Former Champion Racehorse Found Starving In Muddy Field
This happens to them way too often.
When a Good Samaritan alerted animal control to an emaciated horse in a field, rescuers rushed to save him.
People from St. Landry Parish Animal Control and Rescue (SLPAC), in Opelousas, Louisiana, seized the animal from the property and called a vet who hurried to his side.
Sadly, it was too late. He was so weak and his body was breaking down. His spine was infested with maggots. It appeared that he had been recently saddled, even despite his open sores.
"His flesh frail and tearing, we tried to lift but his flesh gave way,” SLPAC wrote on Facebook. "We tried to lift with support from tail, it ripped away. [An] abscess in his mouth made it hard for him to chew his hay ... he started coughing blood.”
Rescuers agreed that the only thing to do for this stallion was to end his suffering.
“I believe at the end, the horse knew people were trying,” Stacey McKnight, director of SLPAC, told local news.
But where had this poor animal come from?
People found an identifying tattoo in his mouth, a sign of his past. This was Dr. Drip, a champion racehorse. Not long ago, he was winning the Magnolia Stakes, a race in Louisiana.
“Shame to those who allowed this,” SLPAC wrote.
Sadly, Dr. Drip’s fate isn’t so unusual.
“Almost on a daily basis, we see something about a horse being neglected,” Marty Irby, senior director of rural outreach and equine protection at the Humane Society of the United States (HSUS), told The Dodo. It’s hard to even put a number on how many former show and racehorses end up in destitution. “I’ve seen more in the southeast than anywhere. There’s a lot of show horses and racehorses there,” Irby said.
Some show and racehorses are bred in large operations, almost similar to puppy mills, Irby said. “It’s a shame because so many of these horses are a means to an end,” he said. “They don’t care about the horse — they treat it like an object, not like a living creature.”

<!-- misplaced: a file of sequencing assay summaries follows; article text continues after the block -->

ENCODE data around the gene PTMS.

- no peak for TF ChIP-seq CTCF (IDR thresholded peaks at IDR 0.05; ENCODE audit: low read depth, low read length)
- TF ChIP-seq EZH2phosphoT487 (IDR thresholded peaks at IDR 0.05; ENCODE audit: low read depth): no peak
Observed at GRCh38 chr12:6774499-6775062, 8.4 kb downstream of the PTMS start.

For instance, last summer in Lexington, Kentucky, a breeder tried to abandon 43 horses after she was done with them. And many unwanted horses in the U.S. end up getting shipped elsewhere for slaughter.
But gradually, the industry is realizing that it needs to take more responsibility for horses who were once in the spotlight and who end up in terrible situations. And there are more programs that help former racehorses find second careers after their life on the track is over. The Homes for Horses Coalition, the Thoroughbred Aftercare Alliance and the Unwanted Horse Coalition all help find homes for horses after the end of their careers.
But more needs to be done to prevent neglect and abuse. Luckily, people can have a huge voice in this area. “Without the consumers, there would be no industry,” Irby said. “Spectators and participants can definitely make a difference by demanding high standards ... people can really have an impact.”
Update: An arrest has been made for the abuse and neglect of Dr. Drip.